Titles Matter – Part 2

  • Comments posted to this topic are about the item Titles Matter – Part 2

  • Great article! Years ago we had started a company and decided that since we did pretty much everything, we'd just not bother with titles on our business cards. That was an epic fail! We found that people get lost when they can't put you into a mental pigeon hole, so we made up titles that described some of what we did and moved on, but it was an interesting learning experience.

    Now my title says President, which helps in some cases, but in others it's a hindrance, like when I jump in on the support side to help out with database issues (Hey, it's nice to know I'm still useful...). Oh, and every salesperson seems to want to sell to the president (sigh)

  • I have found that when titles are vague/unclear, people will mentally assign you a title that suits whatever they want you to do for them. This may or may not be what you should be doing!

  • I find it especially difficult when, as an industry, there are different interpretations of the same role title. In this situation, once you understand what the role title means at a place you can apply your understanding across the board but every time someone is new to the place there leaves room for misunderstanding.

    I find that the terms Solution Architect and Technical Architect get used for different purposes in different places so much that I have had each of the titles at two different places whilst performing identical duties.

    Gaz

    -- Stop your grinnin' and drop your linen...they're everywhere!!!

  • How do people feel about Software Engineer vs. Software Developer?

  • wayne.jared (9/5/2014)


    How do people feel about Software Engineer vs. Software Developer?

    A Software Engineer knows and understands the theoretical engineering principles of software development and knows how to apply them using processes and practices.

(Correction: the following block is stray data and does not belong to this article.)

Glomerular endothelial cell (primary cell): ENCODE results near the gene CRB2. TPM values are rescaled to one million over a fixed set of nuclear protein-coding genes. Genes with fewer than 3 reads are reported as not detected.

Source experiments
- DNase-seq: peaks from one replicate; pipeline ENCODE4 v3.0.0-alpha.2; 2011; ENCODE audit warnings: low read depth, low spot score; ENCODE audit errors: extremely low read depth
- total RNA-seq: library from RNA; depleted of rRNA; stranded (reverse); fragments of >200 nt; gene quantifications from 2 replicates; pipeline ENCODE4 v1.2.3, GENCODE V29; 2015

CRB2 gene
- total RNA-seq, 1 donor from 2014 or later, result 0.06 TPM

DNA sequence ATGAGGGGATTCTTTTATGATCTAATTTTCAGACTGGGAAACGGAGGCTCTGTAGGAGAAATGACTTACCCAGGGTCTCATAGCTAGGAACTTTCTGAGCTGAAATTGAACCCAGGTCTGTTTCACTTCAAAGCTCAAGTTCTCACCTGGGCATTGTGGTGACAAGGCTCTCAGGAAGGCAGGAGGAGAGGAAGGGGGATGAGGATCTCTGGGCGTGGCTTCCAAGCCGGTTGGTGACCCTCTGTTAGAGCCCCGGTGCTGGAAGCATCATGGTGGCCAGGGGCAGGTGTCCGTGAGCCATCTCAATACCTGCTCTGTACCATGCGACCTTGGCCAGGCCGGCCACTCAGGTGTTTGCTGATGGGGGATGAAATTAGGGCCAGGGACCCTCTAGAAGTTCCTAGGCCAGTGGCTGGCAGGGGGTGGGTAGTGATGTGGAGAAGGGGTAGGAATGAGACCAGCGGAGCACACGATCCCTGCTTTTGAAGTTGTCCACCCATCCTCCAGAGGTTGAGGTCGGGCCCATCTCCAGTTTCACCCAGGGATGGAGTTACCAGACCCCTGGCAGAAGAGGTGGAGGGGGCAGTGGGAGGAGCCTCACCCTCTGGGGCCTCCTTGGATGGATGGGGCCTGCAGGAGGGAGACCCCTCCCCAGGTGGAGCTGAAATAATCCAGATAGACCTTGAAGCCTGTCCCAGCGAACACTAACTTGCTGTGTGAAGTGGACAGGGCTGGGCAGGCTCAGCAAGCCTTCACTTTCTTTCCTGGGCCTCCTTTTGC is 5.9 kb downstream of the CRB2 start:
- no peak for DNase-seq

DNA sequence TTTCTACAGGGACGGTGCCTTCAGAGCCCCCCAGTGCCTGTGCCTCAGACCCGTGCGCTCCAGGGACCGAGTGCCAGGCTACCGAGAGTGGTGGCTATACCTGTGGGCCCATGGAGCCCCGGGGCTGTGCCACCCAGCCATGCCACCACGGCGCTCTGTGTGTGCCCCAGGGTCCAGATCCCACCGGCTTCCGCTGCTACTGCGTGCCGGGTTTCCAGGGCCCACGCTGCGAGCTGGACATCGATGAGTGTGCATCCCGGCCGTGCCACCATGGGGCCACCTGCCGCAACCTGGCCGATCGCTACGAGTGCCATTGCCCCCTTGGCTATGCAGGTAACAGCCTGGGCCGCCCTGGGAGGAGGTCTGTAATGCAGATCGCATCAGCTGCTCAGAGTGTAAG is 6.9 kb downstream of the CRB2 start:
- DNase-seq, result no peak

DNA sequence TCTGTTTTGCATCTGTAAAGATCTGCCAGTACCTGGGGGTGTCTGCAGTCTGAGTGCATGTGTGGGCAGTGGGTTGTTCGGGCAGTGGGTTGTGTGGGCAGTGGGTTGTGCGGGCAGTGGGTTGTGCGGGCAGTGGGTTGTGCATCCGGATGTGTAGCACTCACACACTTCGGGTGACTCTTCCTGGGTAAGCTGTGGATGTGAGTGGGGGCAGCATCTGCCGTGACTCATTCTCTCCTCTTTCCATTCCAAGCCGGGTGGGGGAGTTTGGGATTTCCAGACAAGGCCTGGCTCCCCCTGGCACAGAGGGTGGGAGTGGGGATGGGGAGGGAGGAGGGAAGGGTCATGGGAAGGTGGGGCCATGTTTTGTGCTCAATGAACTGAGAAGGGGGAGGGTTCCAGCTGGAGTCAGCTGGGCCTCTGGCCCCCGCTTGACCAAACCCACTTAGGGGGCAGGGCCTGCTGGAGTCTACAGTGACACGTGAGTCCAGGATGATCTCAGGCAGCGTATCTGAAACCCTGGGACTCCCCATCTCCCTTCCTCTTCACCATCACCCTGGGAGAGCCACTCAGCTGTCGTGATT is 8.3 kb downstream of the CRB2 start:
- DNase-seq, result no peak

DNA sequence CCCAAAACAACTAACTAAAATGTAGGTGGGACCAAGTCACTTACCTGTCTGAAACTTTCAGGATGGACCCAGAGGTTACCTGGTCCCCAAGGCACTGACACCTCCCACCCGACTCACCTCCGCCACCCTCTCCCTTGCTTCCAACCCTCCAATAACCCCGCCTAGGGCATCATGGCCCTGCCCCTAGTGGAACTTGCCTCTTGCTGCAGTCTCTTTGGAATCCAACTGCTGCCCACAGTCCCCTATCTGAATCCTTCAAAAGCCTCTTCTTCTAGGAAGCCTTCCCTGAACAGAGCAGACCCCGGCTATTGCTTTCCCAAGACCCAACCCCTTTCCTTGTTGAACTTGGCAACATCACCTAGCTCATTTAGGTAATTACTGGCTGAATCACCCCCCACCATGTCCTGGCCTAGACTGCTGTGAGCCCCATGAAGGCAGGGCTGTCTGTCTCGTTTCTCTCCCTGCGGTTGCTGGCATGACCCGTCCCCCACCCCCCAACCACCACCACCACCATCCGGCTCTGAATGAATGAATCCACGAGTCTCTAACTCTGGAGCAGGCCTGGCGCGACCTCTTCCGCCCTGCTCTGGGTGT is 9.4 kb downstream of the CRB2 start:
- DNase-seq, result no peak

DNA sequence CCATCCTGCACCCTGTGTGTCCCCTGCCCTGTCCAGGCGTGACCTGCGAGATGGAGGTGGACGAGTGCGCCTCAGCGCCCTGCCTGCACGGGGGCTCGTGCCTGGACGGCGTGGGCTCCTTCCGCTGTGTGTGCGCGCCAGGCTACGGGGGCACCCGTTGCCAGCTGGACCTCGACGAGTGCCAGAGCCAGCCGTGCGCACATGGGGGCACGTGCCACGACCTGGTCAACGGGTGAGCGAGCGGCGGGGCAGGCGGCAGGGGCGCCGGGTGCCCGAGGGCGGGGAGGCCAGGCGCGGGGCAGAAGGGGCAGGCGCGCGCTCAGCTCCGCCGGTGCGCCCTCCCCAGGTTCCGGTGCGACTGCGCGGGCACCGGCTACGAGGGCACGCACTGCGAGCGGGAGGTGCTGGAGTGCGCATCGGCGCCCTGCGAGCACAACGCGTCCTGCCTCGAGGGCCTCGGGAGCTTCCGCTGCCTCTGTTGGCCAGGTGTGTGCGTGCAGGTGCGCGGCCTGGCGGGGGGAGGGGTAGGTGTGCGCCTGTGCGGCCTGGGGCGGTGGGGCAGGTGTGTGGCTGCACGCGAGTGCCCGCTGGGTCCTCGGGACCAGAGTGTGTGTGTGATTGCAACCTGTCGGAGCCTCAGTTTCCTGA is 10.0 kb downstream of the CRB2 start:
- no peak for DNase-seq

A Software Developer is not constrained by this definition but a professional should know what the best practices for their areas of expertise and how to apply them.

    Or any other definition because everyone will disagree 😉

    Gaz

    -- Stop your grinnin' and drop your linen...they're everywhere!!!

  • Personally.... My father's an engineer (mechanical). I know what goes into studying to be an accredited engineer. I will never use the title Engineer for myself (I'm not one)

    When, several years ago, my official title was "Database Engineer" I refused to use that title and made up one that I was more comfortable with and used that in email (wasn't important enough to have business cards at the time)

    Gail Shaw
    Microsoft Certified Master: SQL Server, MVP, M.Sc (Comp Sci)
    SQL In The Wild: Discussions on DB performance with occasional diversions into recoverability

    We walk in the dark places no others will enter
    We stand on the bridge and no one may pass
  • Andy, I think you just opened my eyes. I am one of those people who have always claimed that titles don't matter, and I never use it when introducing myself to vendors, clients, or even to new colleagues within my organization. I'm going to change that now - as you said, it's not about who outranks whom, but it just helps people build their mental model and know when to come to you for assistance or advice.

  • GilaMonster (9/5/2014)


    Personally.... My father's an engineer (mechanical). I know what goes into studying to be an accredited engineer. I will never use the title Engineer for myself (I'm not one)

    When, several years ago, my official title was "Database Engineer" I refused to use that title and made up one that I was more comfortable with and used that in email (wasn't important enough to have business cards at the time)

    Totally agree. Most people whose role is "Software Engineer" did not deserve that title regardless of how good they were at their job.

    If you cut corners then you are not an engineer. Cut costs? Yes. Corners? No.

    Gaz

    -- Stop your grinnin' and drop your linen...they're everywhere!!!

  • If you are the designated person who is expected to stand in for the role of organizational president, even if it's only required on rare occasions, then you should have "President" as one of your titles, even if your typical day job is sysadmining the database and triaging support calls.

    "Do not seek to follow in the footsteps of the wise. Instead, seek what they sought." - Matsuo Basho

  • I asked because I am an Engineer myself (Mechanical) but have done software development for most of my career. I had always been on the 'it's not Engineering' side of the fence, but now I'm in the physical security industry and the practice is to call people who write software engineers, not developers. This is probably because in most companies in this industry, an R&D team of 10 might have 1-2 software people with the rest Engineers working on hardware, and even then the software developers are often Electrical Engineers.